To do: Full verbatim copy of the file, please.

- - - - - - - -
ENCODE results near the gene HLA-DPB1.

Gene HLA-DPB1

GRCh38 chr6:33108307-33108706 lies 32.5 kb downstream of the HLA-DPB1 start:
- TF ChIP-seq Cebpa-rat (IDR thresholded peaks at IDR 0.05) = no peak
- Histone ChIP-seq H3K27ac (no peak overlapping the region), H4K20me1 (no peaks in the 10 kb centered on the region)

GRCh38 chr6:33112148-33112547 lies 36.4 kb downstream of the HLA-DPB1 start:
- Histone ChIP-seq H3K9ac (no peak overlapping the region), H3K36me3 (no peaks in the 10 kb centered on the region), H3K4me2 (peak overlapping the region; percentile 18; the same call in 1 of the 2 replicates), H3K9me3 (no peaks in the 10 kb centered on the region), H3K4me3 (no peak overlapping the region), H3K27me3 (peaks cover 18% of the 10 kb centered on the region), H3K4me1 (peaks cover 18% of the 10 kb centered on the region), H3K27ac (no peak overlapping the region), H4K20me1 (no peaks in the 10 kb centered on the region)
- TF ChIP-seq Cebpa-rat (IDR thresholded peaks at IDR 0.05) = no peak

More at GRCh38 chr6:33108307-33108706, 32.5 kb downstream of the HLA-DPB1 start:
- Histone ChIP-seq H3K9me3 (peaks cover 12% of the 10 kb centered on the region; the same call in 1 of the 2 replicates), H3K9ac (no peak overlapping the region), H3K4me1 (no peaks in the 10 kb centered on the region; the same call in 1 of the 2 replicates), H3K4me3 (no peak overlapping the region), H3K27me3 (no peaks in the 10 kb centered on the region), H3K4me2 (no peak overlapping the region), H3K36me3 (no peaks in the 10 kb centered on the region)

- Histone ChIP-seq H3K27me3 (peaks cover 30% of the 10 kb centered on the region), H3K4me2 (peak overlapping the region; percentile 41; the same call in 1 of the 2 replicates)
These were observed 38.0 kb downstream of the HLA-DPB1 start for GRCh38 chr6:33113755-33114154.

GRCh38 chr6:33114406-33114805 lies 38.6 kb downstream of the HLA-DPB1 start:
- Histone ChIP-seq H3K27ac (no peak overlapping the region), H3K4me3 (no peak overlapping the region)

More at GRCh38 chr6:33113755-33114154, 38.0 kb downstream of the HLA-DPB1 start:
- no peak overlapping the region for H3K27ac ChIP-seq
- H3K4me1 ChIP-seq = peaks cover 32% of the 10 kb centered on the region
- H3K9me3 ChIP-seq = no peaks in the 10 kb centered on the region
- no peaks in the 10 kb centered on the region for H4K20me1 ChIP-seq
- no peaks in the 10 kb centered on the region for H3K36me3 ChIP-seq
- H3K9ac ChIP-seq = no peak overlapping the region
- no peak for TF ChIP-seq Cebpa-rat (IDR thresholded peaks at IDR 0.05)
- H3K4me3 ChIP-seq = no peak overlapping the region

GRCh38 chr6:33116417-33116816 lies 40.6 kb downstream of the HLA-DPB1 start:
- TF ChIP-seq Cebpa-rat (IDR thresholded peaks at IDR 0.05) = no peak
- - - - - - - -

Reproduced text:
ENCODE results near the gene HLA-DPB1.

Gene HLA-DPB1

GRCh38 chr6:33108307-33108706 lies 32.5 kb downstream of the HLA-DPB1 start:
- TF ChIP-seq Cebpa-rat (IDR thresholded peaks at IDR 0.05) = no peak
- Histone ChIP-seq H3K27ac (no peak overlapping the region), H4K20me1 (no peaks in the 10 kb centered on the region)

GRCh38 chr6:33112148-33112547 lies 36.4 kb downstream of the HLA-DPB1 start:
- Histone ChIP-seq H3K9ac (no peak overlapping the region), H3K36me3 (no peaks in the 10 kb centered on the region), H3K4me2 (peak overlapping the region; percentile 18; the same call in 1 of the 2 replicates), H3K9me3 (no peaks in the 10 kb centered on the region), H3K4me3 (no peak overlapping the region), H3K27me3 (peaks cover 18% of the 10 kb centered on the region), H3K4me1 (peaks cover 18% of the 10 kb centered on the region), H3K27ac (no peak overlapping the region), H4K20me1 (no peaks in the 10 kb centered on the region)
- TF ChIP-seq Cebpa-rat (IDR thresholded peaks at IDR 0.05) = no peak

More at GRCh38 chr6:33108307-33108706, 32.5 kb downstream of the HLA-DPB1 start:
- Histone ChIP-seq H3K9me3 (peaks cover 12% of the 10 kb centered on the region; the same call in 1 of the 2 replicates), H3K9ac (no peak overlapping the region), H3K4me1 (no peaks in the 10 kb centered on the region; the same call in 1 of the 2 replicates), H3K4me3 (no peak overlapping the region), H3K27me3 (no peaks in the 10 kb centered on the region), H3K4me2 (no peak overlapping the region), H3K36me3 (no peaks in the 10 kb centered on the region)

- Histone ChIP-seq H3K27me3 (peaks cover 30% of the 10 kb centered on the region), H3K4me2 (peak overlapping the region; percentile 41; the same call in 1 of the 2 replicates)
These were observed 38.0 kb downstream of the HLA-DPB1 start for GRCh38 chr6:33113755-33114154.

GRCh38 chr6:33114406-33114805 lies 38.6 kb downstream of the HLA-DPB1 start:
- Histone ChIP-seq H3K27ac (no peak overlapping the region), H3K4me3 (no peak overlapping the region)

More at GRCh38 chr6:33113755-33114154, 38.0 kb downstream of the HLA-DPB1 start:
- no peak overlapping the region for H3K27ac ChIP-seq
- H3K4me1 ChIP-seq = peaks cover 32% of the 10 kb centered on the region
- H3K9me3 ChIP-seq = no peaks in the 10 kb centered on the region
- no peaks in the 10 kb centered on the region for H4K20me1 ChIP-seq
- no peaks in the 10 kb centered on the region for H3K36me3 ChIP-seq
- H3K9ac ChIP-seq = no peak overlapping the region
- no peak for TF ChIP-seq Cebpa-rat (IDR thresholded peaks at IDR 0.05)
- H3K4me3 ChIP-seq = no peak overlapping the region

GRCh38 chr6:33116417-33116816 lies 40.6 kb downstream of the HLA-DPB1 start:
- TF ChIP-seq Cebpa-rat (IDR thresholded peaks at IDR 0.05) = no peak